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Durable Link to this BlogTuesday, September 16, 2003

Chilli and its Avatars

Chilli (Green pepper) and its Avatars

In Indian cuisine, the green pepper (or red when dried) called "Chilli", reigns supreme. An Indian housewife will be at loss if told to cook without chilli. Even poorest cannot do without chillis and salt.

© K. L. Kamat

It is hard to believe that chillis, part and parcel of every day life today in India is comparatively a new comer in this land of spicy and hot food. It came to India via South America and Africa through the Portuguese in the 16th century. In the Indian subcontinent chillis first entered through Sri Lanka. In Bengal chili is called "Lanka".

From Vedic times till that century, black pepper and its varieties catered to taste buds of early Indians. In all ancient rituals, where food is offered to gods or manes, only pepper predominates, proving its ancient heritage.† Black pepper was known as maricha, and we see that the name for chillis in many languages of India someway reflect this relation to black-pepper (menasinkai in Kannada,† molgai in Tamil, melagu in Telugu, mirch in Hindi), which was similar in taste and pungency. In no time, chilli became immensely popular with the masses, and with regional nomenclature it attained umpteen number of varieties depending on clime and taste of locals.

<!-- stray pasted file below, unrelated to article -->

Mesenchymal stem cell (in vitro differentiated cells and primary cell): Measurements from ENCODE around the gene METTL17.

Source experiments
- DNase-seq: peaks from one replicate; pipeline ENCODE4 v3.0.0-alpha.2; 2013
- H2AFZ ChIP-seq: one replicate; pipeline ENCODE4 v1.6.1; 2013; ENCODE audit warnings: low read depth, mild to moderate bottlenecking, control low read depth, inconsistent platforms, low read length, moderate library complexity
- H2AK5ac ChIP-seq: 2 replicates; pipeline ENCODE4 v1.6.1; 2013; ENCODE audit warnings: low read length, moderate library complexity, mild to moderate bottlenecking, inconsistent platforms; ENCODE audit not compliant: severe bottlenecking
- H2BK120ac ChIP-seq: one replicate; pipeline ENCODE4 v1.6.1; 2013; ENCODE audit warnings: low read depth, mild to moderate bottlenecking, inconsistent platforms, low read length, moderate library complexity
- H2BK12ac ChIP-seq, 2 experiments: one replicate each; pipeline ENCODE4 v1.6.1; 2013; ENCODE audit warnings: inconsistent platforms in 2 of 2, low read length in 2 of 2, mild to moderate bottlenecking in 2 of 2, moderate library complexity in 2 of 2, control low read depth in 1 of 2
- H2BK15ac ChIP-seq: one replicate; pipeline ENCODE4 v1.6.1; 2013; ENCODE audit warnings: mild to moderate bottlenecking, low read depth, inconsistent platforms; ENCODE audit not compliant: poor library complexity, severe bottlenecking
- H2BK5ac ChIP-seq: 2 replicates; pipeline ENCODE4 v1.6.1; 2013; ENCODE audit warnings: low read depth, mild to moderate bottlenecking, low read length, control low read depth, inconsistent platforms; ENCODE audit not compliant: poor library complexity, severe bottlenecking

Chilli and its AvatarsToday form sweetish capsicum (bell-pepper) which adorns choicest dishes, to tongue-burning Guntur variety, from colorful reddish brown Byadgi to pinkish Kashmiri variety, the progeny of chilli is as varied in color and pungency as the skin color of the people of Indian subcontinent!

In the 17th chapter of Bhagavad-Gita (verse 8-9-10), it is told that from the food they relish people could be of three categories 1) sattvic 2) rajasic and 3) tamasic. Items that promote longevity, strength and happiness are sweet, bland, nourishing and agreeable, and sattvic persons go for it. Foods which are bitter, pungent hot and burning are dear to rajasic people. Half-cooked, insipid and stale food is relished by tamasic natured ones. Chillis belong to† the Rajasic taste, being pungent, hot and burning. Whatever the category, chilliís popularity is world wide. Whether the food is Chinese, Indian, Mexican or Italian, chilli dressing or sauce has to accompany the meal. Chilli pizza is a delicacy in India.

In earlier times, housewives and women were ready to face the dacoits and robbers with chilli-powder. Thrown unawares on the face and eyes, it blinded them helpless, albeit temporarily.

A type of hot chilli powder in South India is known as gun-powder is a popular appetizer.

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Jyotsna Kamat

Jyotsna Kamat Ph.D. lives in Bangalore.


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